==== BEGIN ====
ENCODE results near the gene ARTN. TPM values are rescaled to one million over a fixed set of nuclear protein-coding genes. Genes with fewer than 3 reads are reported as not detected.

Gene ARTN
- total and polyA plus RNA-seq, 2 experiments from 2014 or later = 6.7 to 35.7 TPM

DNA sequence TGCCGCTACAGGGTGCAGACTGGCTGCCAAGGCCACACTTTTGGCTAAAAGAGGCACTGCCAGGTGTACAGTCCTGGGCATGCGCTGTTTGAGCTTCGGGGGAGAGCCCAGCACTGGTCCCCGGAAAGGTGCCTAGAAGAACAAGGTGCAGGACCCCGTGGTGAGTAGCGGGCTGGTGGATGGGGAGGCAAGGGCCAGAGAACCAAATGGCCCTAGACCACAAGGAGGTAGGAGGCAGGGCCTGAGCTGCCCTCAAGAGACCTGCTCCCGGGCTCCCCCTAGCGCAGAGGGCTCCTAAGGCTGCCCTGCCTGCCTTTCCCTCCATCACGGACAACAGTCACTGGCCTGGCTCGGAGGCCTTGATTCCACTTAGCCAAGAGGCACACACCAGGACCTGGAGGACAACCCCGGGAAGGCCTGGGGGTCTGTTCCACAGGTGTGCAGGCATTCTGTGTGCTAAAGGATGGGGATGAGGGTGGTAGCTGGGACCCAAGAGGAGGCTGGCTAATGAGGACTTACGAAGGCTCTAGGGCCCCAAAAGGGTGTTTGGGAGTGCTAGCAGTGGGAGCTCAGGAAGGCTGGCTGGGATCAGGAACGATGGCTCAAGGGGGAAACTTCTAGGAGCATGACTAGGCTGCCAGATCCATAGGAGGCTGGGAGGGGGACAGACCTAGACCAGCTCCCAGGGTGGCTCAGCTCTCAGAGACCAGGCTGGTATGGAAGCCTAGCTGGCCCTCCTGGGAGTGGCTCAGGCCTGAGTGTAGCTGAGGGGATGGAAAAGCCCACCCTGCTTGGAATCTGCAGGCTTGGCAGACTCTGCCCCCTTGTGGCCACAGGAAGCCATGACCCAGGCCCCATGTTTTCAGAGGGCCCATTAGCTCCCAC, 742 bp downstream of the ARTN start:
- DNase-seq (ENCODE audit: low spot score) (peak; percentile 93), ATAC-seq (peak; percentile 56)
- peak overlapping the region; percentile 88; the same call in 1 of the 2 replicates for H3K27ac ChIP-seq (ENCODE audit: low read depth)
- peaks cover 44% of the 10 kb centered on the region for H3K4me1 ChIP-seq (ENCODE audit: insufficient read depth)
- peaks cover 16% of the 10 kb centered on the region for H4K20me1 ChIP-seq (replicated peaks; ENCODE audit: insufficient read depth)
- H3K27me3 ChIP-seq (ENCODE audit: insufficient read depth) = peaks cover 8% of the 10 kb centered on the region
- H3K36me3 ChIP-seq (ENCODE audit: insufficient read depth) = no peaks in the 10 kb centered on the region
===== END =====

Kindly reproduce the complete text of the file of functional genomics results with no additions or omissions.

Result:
ENCODE results near the gene ARTN. TPM values are rescaled to one million over a fixed set of nuclear protein-coding genes. Genes with fewer than 3 reads are reported as not detected.

Gene ARTN
- total and polyA plus RNA-seq, 2 experiments from 2014 or later = 6.7 to 35.7 TPM

DNA sequence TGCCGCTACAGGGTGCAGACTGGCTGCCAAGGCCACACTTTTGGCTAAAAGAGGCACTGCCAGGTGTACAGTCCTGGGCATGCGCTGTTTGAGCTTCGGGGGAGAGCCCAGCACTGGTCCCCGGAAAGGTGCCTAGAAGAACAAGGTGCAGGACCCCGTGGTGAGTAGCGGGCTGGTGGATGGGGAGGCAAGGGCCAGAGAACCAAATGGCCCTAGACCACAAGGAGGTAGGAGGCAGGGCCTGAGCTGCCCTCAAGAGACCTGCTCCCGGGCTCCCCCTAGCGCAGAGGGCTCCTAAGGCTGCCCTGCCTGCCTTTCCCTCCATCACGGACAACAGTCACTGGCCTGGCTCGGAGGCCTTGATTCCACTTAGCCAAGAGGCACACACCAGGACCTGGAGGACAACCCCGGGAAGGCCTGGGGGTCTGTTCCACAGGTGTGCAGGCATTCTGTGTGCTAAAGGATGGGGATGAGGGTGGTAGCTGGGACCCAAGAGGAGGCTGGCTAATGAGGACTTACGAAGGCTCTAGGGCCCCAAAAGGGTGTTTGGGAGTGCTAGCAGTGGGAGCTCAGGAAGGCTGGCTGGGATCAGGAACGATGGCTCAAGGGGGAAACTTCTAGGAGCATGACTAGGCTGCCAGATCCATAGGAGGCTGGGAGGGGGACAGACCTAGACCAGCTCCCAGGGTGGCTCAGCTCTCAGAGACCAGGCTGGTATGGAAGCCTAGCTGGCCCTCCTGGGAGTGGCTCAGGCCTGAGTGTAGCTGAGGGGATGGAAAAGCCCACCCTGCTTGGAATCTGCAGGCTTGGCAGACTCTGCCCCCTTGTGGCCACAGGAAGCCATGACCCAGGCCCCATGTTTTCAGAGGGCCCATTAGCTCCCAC, 742 bp downstream of the ARTN start:
- DNase-seq (ENCODE audit: low spot score) (peak; percentile 93), ATAC-seq (peak; percentile 56)
- peak overlapping the region; percentile 88; the same call in 1 of the 2 replicates for H3K27ac ChIP-seq (ENCODE audit: low read depth)
- peaks cover 44% of the 10 kb centered on the region for H3K4me1 ChIP-seq (ENCODE audit: insufficient read depth)
- peaks cover 16% of the 10 kb centered on the region for H4K20me1 ChIP-seq (replicated peaks; ENCODE audit: insufficient read depth)
- H3K27me3 ChIP-seq (ENCODE audit: insufficient read depth) = peaks cover 8% of the 10 kb centered on the region
- H3K36me3 ChIP-seq (ENCODE audit: insufficient read depth) = no peaks in the 10 kb centered on the region